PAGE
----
Cost-effectiveness analyses of the FAME study are currently available for 12 countries worldwide: Australia, Belgium, Canada, China, France, Germany, India, Italy, Japan, Korea, Switzerland and United Kingdom.3 Data evaluated include patient outcomes (cardiac events), quality of life and resources used, within the context of various markets.15 The use of FFR to determine PCI in patients with multivessel CAD makes both medical and financial sense. Based on data from the FAME clinical study, FFR-guided PCI has been shown to be cost-effective in every market in which they have been analyzed.15 In the European markets, FFR-guided PCI has been shown to improve health outcomes over a 2-year timeframe (Figure 8). Additionally, Figure 9 shows the expected total 2-year cost savings associated with the improved health outcomes that result from using FFR-guided PCI.

Similar economic outcomes were found in the context of multiple Asian countries (i.e., Japan, China, Korea, India) and Australia. Costeffectiveness and budget impact analyses were performed for these five countries (Table 2). These analyses used FAME data to identify the overall per-person costs of using angiography- vs. FFR-led PCI, as well as expected overall outcomes after 2 years of follow-up.
Table 2: The medical and economic impact of using FFR-guided PCI for patients with multivessel CAD15

FAME 2 Study: U.S. Economic Data
An economic analysis of FAME 2 data was presented at the 2012 Transcatheter Cardiovascular Therapeutics (TCT) conference on October 24, 2012, and concluded that14:

  • The incremental cost-effectiveness ratio (ICER) for FFR guided PCI was calculated at $32,000 per QALY gained based on 3-year projections, well below the commonly accepted threshold of $50,000 per QALY gained.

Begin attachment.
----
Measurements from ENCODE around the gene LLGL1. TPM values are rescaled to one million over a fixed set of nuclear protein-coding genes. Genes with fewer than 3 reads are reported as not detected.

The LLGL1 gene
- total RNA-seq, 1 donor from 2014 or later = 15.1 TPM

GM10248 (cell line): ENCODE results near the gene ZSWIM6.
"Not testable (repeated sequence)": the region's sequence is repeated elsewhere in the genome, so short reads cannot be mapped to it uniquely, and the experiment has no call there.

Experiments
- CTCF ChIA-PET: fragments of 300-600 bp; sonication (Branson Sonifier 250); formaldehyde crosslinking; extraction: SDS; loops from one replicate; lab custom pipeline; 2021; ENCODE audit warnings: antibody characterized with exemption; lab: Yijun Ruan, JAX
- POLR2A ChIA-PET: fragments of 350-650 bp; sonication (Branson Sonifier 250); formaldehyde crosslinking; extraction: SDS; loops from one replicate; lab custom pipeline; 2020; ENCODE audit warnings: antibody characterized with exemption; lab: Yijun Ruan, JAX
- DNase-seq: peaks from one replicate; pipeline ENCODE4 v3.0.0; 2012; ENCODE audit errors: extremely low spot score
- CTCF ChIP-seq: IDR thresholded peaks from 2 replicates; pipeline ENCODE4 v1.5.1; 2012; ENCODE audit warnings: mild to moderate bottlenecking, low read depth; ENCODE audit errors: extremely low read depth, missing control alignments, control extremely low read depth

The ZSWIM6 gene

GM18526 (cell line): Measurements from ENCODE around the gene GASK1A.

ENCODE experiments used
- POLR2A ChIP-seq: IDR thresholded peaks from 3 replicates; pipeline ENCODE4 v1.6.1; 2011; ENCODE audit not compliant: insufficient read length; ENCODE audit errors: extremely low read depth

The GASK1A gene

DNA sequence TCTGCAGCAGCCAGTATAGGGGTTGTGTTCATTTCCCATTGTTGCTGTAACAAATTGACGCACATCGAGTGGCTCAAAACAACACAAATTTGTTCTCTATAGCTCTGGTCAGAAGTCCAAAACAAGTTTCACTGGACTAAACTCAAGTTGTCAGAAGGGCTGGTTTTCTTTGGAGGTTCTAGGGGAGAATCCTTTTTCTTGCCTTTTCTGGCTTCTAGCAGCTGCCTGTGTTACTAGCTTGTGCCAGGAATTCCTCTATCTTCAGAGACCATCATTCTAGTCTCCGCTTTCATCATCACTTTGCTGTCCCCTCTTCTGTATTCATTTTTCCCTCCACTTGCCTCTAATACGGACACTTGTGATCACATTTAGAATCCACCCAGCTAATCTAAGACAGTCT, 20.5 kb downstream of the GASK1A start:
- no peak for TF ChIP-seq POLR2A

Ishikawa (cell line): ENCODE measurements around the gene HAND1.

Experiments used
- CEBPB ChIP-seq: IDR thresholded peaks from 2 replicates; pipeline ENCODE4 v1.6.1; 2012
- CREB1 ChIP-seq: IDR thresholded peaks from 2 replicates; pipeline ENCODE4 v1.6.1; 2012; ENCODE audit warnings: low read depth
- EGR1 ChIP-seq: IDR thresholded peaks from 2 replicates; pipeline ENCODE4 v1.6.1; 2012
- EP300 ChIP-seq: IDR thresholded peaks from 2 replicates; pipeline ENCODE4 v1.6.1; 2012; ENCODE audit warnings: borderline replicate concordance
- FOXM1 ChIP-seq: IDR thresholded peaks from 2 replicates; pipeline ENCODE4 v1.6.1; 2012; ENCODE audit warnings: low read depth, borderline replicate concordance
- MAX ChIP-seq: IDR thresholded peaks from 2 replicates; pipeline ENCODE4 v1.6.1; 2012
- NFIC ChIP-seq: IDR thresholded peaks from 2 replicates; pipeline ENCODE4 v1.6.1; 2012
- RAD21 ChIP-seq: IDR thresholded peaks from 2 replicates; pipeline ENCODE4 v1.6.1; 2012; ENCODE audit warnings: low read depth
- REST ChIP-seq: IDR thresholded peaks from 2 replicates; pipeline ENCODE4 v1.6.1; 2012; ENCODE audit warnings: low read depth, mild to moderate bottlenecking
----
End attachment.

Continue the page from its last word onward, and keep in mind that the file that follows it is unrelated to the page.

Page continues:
• Angina and quality of life are significantly improved by FFR-guided PCI compared to medical therapy.
  • FFR-guided PCI has higher initial cost than medical therapy, but the cost gap narrows >50 % by 1 year.

Figure 9: The budget impact of using FFR-guided PCI in selected European markets15

Figure 10: Cumulative cost over 12 months: FFR-guided PCI vs. medical therapy

At baseline, patients in the FFR-guided PCI group had higher costs than patients who received optimal medical therapy. This was due to the initial procedure and hospitalization. However, at 1 year, cost estimates of follow-up expenditures for the FFR guided PCI group were statistically significantly lower compared with the medical therapy group, primarily due to the increased revascularization costs in the medical therapy group as shown in Table 3. Cost differences between the two groups over 1 year are shown in Figure 10.
Table 3: Cost estimates, baseline and follow-up

In addition, study results showed that FFR-guided PCI improved angina and quality of life. Patients in the FFR group also experienced an increase in utility* of 0.054, compared with 0.003 in the medical therapy group (p<0.001). In-trial results showed $53,000 per QALY gained. This is in line with the common QALY threshold of $50,000. In addition, because the FAME 2 study was stopped early, a 3-year projection was completed to determine a more realistic QALY calculation. The results of this analysis showed $32,000 per QALY gained, well below the $50,000 QALY threshold.
(*A utility is a numeric way of expressing a patient’s preference for a particular state of health; a higher value equals improved health (typically, 0.0=dead; 1.0=complete health)).
Figure 11: Cost-effectiveness of COURAGE, FAME and FAME 2 outcomes

Figure 11 shows how FFR-guided PCI is cost-effective compared with angio-guided PCI or medical therapy, based on multiple study outcomes.

Fractional flow reserve has contributed to physician decision-making and improved patient and economic outcomes. FFR remains one of the most validated and accurate lesion assessment tools and is supported by an unprecedented legacy of randomized outcome trials, including DEFER, FAME and FAME 2.